Although African-Americans make up just 13 percent of the U.S. population, we account for 33 percent of the missing in the Federal Bureau of Investigation’s database. Cases involving African-Americans also tend to receive less media coverage than missing Whites, with missing men of color getting even less attention.
NewsOne has partnered with the Black and Missing Foundation to focus on the crisis of missing African-Americans.
To be a part of the solution, NewsOne will profile missing persons and provide tips about how to keep your loved ones safe and what to do if someone goes missing.
Case Type: Endangered
Date of Birth: Oct. 7, 1996
Missing Date: Nov. 18, 2016
Age Now: 20
Missing City: Lansdowne
Missing State: Pennsylvania
Hair Color: Black
Hair Length: Short
Eye Color: Brown
Wear Glasses or Contacts: No
Location Last Seen: Toney was last seen walking on Sharon Avenue in Sharon Hill with two unidentified men.
Circumstances of Disappearance: Michelle Duncombe didn’t think it was a big deal when Toney, her 20-year-old son, called and canceled their plans to hang out and watch television.
“He said never mind, I’m going to hang out with my friend,” Duncombe, 40, an IT manager, told NewsOne.
Toney was working at a Macy’s in Center City Philadelphia and attending community college classes. He lived with a roommate in West Philadelphia and did the things most 20-year-olds do, like play basketball and date. He was close with his 12 and 10-year-old younger brothers. He was thinking of following in his mom’s footsteps and studying computer science.
“Will wasn’t into drugs. He was kind of a silly kid. He was into girls and basketball. There was never an issue where he was selling drugs. He was still coming to my house for a weekly train pass,” said Duncombe.
But when days passed without Toney reaching out to his mom, with whom he was close, and then when he didn’t show up to celebrate Thanksgiving and didn’t show up for work, Duncombe knew something was wrong.
“I didn’t hear from him, but didn’t think too much of it. He’s 20 and living with a friend. He usually comes for Sunday dinner so when he didn’t, we were worried. But we always celebrated Thanksgiving as a family,” said Duncombe.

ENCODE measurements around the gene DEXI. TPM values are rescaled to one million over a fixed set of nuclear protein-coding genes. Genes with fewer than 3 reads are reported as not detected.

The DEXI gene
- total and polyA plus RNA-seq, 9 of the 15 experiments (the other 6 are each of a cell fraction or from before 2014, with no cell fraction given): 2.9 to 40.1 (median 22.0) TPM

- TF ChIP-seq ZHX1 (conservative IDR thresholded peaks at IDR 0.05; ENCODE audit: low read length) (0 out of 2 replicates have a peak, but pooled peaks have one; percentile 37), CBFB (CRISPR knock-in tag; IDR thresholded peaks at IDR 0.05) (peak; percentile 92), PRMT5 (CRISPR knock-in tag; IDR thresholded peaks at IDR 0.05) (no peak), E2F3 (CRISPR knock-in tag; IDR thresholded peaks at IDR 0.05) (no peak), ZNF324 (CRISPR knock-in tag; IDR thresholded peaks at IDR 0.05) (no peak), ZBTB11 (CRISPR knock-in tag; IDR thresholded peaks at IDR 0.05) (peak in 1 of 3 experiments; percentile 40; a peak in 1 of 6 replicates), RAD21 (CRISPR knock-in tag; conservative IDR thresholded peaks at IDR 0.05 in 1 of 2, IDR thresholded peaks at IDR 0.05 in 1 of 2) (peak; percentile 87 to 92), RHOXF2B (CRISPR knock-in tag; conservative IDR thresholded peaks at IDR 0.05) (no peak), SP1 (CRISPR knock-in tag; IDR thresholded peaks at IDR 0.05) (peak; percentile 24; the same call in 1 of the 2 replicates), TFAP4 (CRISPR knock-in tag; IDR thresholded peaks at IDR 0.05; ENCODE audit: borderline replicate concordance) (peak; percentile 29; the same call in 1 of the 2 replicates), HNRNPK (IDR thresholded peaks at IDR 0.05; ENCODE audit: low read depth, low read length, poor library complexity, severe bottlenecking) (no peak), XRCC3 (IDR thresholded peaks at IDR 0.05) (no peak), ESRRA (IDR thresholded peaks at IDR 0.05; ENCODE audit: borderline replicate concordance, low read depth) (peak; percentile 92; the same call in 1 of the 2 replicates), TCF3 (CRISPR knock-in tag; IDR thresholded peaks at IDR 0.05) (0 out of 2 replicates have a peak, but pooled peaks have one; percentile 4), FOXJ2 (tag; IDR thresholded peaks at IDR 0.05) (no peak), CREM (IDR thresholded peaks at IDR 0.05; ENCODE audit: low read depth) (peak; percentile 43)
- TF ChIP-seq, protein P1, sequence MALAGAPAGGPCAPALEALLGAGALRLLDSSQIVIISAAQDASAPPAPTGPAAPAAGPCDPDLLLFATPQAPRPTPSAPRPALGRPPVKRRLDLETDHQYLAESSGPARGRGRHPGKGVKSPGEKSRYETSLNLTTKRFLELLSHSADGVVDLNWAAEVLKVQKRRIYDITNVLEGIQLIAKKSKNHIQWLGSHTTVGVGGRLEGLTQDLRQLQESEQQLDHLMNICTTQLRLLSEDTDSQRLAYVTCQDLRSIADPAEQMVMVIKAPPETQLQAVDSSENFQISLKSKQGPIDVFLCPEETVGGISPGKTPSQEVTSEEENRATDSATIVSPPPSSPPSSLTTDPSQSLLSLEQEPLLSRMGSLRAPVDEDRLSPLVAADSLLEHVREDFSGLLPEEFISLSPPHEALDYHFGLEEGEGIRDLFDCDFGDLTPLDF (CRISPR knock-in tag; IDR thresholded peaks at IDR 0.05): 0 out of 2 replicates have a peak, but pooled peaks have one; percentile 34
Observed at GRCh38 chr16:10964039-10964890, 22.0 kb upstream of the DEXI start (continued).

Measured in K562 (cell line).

The family contacted police. Toney’s last calls and texts were on Nov. 19 to some of his female friends. After that, everything, his cell phone and his social media, went blank.
Sgt. James Cadden of the East Lansdowne Police Department said Toney’s disappearance is unusual.
“There are some things about this case that don’t make sense. There are some rough characters around here, but he lives clean. He’s the real thing,” Cadden told NewsOne.
“He doesn’t fit the profile of ‘I ran away and don’t want to talk to my mom anymore.’ He was close with his mother and I see why: She’s a good woman,” he added.
Police have spoken to Toney’s many friends, but have no leads. Duncombe said Toney told his roommate he had to “deal with something” early the day he went missing, but didn’t specify what.
“I don’t have any leads right now. I have a whole lot of unanswered questions,” said Cadden.
Toney’s disappearance has been difficult for her and her family. Toney’s brothers just think he’s lost and trying to find his way home. Duncombe has had to attend counseling with family members after she started having panic attacks.
“I’m just trying to make it from day-to-day. I’m going to be hopeful because that’s what I can control,” said Duncombe, who added that’s been her message to the many families with missing loved ones she’s met since her son vanished.
Since he went missing, Duncombe discovered just how many people valued her son as a friend. And now she wants his friends to step up and tell police or the family if they know anything.
“What I know is this is not normal for my son. I know there are people who are not telling things they might know,” she said.
Duncombe’s message to her son is one of love and acceptance.
“We miss him and love him and we want him to come home or let us know he’s OK,” said Duncombe. “That’s what keeps me from sleeping at night. We don’t know anything and we just want to know that he’s OK.”
Last Seen Wearing: Toney was last seen wearing a tan hat with the word “Polo” on the front, a navy blue hoodie over a white T-shirt, black Adidas pants with three stripes down the leg and dark green sneakers.
Identifying Marks or Characteristics: He has a large tattoo on the right side of his chest.
Anyone with information about the whereabouts or circumstances of disappearance for William Toney may contact Sgt. James Cadden of the East Lansdowne Police Department at (610) 259-2308 or call 911. You may also contact the Black and Missing Foundation’s confidential Tip Line.